6. On the other hand, the teacher must recognize individual differences. Socially, men are basically equal, but intellectually, men are endowed differently. Teaching needs therefore to adjust to individual differences. Teaching is not to fit the learners in a common mold, but to develop each pupil’s talents, abilities and inclinations, so that the learner, in fully developing his own personality, might bring to maturity and perfection the natural endowments with which he is gifted.

Many teachers today would point out this is really a question of time. To develop each student differently takes lots of prep time – the varying problem sets, multiple readings, etc.

7. In order to observe clearly the aspirations, hopes and fears of his pupils, their individual strengths and weaknesses, the teacher needs to relate to his pupils and establish a good rapport with them. Never must a teacher allow his pupils to treat him with deference, nor should the relationship between pupil and teacher be one of arbitrary tyranny on the part of the teacher. There should be, instead, a mutual respect existing between teacher and pupil: the pupil respecting the teacher for his moral integrity and wisdom, and the master respecting the young for their potentials.

I’m skeptical that Confucius would buy into Restorative Justice. He would notice today’s pupils often treating teachers “with deference.”

8. Though possessing book knowledge, the teacher is not a dispenser of knowledge, for fear of cramming the growing mind with material it cannot fully digest, and in doing so, would extinguish the spark of desire for inquiry and motivation for learning and discovery.

Ted Sizer.

9. Instead, the teacher would exercise the mind by giving it a broad background of the various branches of studies and culture, and directing its reading, so that the mind will be able to choose its proper path. Gradually, the mind will be able to discern what is good and true, or evil and false, what is useful or useless.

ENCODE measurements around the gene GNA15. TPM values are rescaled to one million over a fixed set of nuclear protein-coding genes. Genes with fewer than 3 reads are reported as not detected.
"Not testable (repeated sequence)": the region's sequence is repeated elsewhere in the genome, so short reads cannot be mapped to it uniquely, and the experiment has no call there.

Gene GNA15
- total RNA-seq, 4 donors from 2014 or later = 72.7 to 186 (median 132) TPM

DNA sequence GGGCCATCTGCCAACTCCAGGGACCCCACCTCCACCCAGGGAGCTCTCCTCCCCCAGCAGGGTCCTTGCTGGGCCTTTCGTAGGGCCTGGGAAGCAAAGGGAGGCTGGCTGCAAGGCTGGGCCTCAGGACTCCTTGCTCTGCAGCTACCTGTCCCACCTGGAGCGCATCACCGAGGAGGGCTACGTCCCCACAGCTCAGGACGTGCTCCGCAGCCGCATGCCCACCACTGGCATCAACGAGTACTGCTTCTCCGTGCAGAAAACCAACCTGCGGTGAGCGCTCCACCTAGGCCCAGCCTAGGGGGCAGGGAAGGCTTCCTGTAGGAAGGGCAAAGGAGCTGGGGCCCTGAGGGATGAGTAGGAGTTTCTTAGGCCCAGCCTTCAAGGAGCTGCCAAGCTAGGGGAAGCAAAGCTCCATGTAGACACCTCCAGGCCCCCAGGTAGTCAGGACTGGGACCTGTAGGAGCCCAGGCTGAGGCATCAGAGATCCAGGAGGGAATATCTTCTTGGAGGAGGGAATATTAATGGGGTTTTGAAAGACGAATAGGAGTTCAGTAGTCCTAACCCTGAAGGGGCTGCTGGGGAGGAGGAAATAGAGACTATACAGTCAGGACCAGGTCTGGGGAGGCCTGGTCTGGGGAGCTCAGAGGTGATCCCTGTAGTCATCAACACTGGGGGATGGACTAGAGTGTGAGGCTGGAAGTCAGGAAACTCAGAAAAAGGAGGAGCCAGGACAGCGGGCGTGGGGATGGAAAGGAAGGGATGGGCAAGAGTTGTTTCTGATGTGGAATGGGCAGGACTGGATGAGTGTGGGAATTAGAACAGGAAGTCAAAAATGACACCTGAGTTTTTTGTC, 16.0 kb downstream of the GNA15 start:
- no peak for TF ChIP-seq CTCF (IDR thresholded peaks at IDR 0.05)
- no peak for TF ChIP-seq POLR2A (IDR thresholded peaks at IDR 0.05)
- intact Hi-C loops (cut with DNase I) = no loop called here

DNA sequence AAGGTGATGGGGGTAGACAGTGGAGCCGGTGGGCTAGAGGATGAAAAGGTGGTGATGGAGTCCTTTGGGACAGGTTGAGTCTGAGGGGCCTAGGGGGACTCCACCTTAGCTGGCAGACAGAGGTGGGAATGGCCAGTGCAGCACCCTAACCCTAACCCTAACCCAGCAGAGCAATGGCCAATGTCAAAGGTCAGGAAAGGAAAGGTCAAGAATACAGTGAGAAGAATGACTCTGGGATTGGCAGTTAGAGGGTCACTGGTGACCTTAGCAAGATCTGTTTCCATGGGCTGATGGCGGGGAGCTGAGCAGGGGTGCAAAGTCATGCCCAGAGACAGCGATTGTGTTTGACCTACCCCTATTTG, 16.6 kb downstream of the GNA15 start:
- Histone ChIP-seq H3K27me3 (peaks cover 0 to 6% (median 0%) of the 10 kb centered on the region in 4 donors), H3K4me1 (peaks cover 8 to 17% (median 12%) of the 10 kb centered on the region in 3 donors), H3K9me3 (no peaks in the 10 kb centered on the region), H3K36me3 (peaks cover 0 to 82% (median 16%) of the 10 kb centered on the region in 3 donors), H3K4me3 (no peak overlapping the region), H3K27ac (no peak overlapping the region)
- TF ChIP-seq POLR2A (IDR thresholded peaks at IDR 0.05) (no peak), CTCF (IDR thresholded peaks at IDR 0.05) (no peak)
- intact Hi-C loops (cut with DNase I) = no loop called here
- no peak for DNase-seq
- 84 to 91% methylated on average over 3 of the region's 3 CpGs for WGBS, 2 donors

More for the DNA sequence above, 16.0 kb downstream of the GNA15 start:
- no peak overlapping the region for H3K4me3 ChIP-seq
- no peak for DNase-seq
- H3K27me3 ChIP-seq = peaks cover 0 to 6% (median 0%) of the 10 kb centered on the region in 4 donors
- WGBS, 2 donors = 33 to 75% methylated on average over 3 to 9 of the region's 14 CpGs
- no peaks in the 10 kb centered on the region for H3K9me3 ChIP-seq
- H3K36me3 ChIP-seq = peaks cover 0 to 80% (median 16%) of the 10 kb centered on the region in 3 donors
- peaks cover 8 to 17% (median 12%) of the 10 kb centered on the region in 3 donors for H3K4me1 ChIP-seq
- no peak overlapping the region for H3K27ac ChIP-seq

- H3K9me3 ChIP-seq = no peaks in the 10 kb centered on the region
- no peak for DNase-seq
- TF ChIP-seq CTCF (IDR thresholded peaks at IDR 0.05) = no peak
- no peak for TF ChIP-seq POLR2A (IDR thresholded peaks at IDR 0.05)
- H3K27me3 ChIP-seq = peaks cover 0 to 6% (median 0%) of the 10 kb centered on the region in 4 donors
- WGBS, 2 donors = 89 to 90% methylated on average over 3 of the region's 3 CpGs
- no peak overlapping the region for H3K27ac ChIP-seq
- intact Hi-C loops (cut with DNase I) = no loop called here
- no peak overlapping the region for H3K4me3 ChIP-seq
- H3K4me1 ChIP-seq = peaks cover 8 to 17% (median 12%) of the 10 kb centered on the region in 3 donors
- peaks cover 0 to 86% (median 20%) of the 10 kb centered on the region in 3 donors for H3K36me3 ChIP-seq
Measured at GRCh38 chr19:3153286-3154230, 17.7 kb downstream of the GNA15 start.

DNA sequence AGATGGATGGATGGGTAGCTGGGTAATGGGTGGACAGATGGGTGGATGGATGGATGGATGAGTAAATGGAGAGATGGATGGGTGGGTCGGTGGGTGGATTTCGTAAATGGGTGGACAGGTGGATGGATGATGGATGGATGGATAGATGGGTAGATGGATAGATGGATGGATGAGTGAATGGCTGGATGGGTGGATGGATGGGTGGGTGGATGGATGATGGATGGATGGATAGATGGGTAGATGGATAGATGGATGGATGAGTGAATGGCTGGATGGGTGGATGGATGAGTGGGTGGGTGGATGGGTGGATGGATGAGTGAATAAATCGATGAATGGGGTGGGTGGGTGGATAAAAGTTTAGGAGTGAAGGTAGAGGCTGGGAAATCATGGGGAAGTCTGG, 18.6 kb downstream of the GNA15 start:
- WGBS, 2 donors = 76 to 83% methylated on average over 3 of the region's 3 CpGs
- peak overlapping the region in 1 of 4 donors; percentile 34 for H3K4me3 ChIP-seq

E.D. Hirsch

10. The teacher, rather than treating the learner simply as a receptacle of knowledge, should recognize him as an active participant in the search for truth. The task of the teacher, is therefore, to guide the mind of the young to appreciate what is good, true and noble, to carefully guide the learner along a proper path, knowing that gradually, by his careful guidance and by the learner’s own effort, the latter will eventually reach the goal of a fully developed human being.

The role of the teacher, therefore, is to teach pupils to think for themselves, to find for themselves solutions to problems and to make the necessary effort to conquer difficulties, and only as a last resort would he show them the way. In other words, the teacher directs and guides, encourages and stimulates thinking, instead of handing out information and providing solutions.

The concept of teaching as derived from the actual practice of Confucius, was revolutionary in the sense that teaching at the time was predominantly a handing down of a body of knowledge, skills or etiquette from one generation to another, preparing the young members of noble families for hereditary rule. Confucius taught sons of commoners.

He also taught pupils, not subject matter, or a certain kind of expertise.

The image of the teacher as a model for men created by Confucius proved to be a lasting one throughout the centuries that followed.